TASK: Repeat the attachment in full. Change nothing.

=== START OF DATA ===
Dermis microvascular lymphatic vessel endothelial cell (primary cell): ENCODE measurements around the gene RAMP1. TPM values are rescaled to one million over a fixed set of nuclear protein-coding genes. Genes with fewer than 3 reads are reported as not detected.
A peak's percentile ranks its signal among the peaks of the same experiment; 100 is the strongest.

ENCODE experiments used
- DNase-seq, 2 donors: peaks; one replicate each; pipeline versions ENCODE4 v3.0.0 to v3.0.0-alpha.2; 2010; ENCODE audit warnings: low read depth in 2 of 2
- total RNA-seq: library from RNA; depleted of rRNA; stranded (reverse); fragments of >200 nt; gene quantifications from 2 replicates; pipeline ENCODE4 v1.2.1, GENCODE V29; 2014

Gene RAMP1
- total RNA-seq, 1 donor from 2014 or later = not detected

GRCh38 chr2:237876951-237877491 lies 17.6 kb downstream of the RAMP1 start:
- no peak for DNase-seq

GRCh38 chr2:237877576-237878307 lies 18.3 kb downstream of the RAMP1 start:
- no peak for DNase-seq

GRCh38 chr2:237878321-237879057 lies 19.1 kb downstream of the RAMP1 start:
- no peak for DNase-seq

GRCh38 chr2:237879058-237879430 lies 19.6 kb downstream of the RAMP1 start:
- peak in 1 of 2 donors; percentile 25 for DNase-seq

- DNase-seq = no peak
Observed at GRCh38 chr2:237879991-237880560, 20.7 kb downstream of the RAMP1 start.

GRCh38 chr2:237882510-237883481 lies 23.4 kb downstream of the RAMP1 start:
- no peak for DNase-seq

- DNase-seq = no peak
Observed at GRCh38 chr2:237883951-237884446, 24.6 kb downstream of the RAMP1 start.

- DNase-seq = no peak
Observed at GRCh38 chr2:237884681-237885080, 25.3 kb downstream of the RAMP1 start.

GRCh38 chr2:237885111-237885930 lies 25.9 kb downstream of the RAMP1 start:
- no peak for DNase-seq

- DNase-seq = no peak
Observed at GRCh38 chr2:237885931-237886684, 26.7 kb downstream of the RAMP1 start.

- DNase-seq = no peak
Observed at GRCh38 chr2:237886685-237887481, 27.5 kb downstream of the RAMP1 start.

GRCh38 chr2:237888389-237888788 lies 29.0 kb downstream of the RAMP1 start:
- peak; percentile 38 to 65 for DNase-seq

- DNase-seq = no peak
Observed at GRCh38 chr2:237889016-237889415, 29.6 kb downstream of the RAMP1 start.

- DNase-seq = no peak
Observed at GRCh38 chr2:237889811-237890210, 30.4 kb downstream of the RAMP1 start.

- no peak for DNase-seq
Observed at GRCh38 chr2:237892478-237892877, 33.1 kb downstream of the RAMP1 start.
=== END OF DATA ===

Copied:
Dermis microvascular lymphatic vessel endothelial cell (primary cell): ENCODE measurements around the gene RAMP1. TPM values are rescaled to one million over a fixed set of nuclear protein-coding genes. Genes with fewer than 3 reads are reported as not detected.
A peak's percentile ranks its signal among the peaks of the same experiment; 100 is the strongest.

ENCODE experiments used
- DNase-seq, 2 donors: peaks; one replicate each; pipeline versions ENCODE4 v3.0.0 to v3.0.0-alpha.2; 2010; ENCODE audit warnings: low read depth in 2 of 2
- total RNA-seq: library from RNA; depleted of rRNA; stranded (reverse); fragments of >200 nt; gene quantifications from 2 replicates; pipeline ENCODE4 v1.2.1, GENCODE V29; 2014

Gene RAMP1
- total RNA-seq, 1 donor from 2014 or later = not detected

GRCh38 chr2:237876951-237877491 lies 17.6 kb downstream of the RAMP1 start:
- no peak for DNase-seq

GRCh38 chr2:237877576-237878307 lies 18.3 kb downstream of the RAMP1 start:
- no peak for DNase-seq

GRCh38 chr2:237878321-237879057 lies 19.1 kb downstream of the RAMP1 start:
- no peak for DNase-seq

GRCh38 chr2:237879058-237879430 lies 19.6 kb downstream of the RAMP1 start:
- peak in 1 of 2 donors; percentile 25 for DNase-seq

- DNase-seq = no peak
Observed at GRCh38 chr2:237879991-237880560, 20.7 kb downstream of the RAMP1 start.

GRCh38 chr2:237882510-237883481 lies 23.4 kb downstream of the RAMP1 start:
- no peak for DNase-seq

- DNase-seq = no peak
Observed at GRCh38 chr2:237883951-237884446, 24.6 kb downstream of the RAMP1 start.

- DNase-seq = no peak
Observed at GRCh38 chr2:237884681-237885080, 25.3 kb downstream of the RAMP1 start.

GRCh38 chr2:237885111-237885930 lies 25.9 kb downstream of the RAMP1 start:
- no peak for DNase-seq

- DNase-seq = no peak
Observed at GRCh38 chr2:237885931-237886684, 26.7 kb downstream of the RAMP1 start.

- DNase-seq = no peak
Observed at GRCh38 chr2:237886685-237887481, 27.5 kb downstream of the RAMP1 start.

GRCh38 chr2:237888389-237888788 lies 29.0 kb downstream of the RAMP1 start:
- peak; percentile 38 to 65 for DNase-seq

- DNase-seq = no peak
Observed at GRCh38 chr2:237889016-237889415, 29.6 kb downstream of the RAMP1 start.

- DNase-seq = no peak
Observed at GRCh38 chr2:237889811-237890210, 30.4 kb downstream of the RAMP1 start.

- no peak for DNase-seq
Observed at GRCh38 chr2:237892478-237892877, 33.1 kb downstream of the RAMP1 start.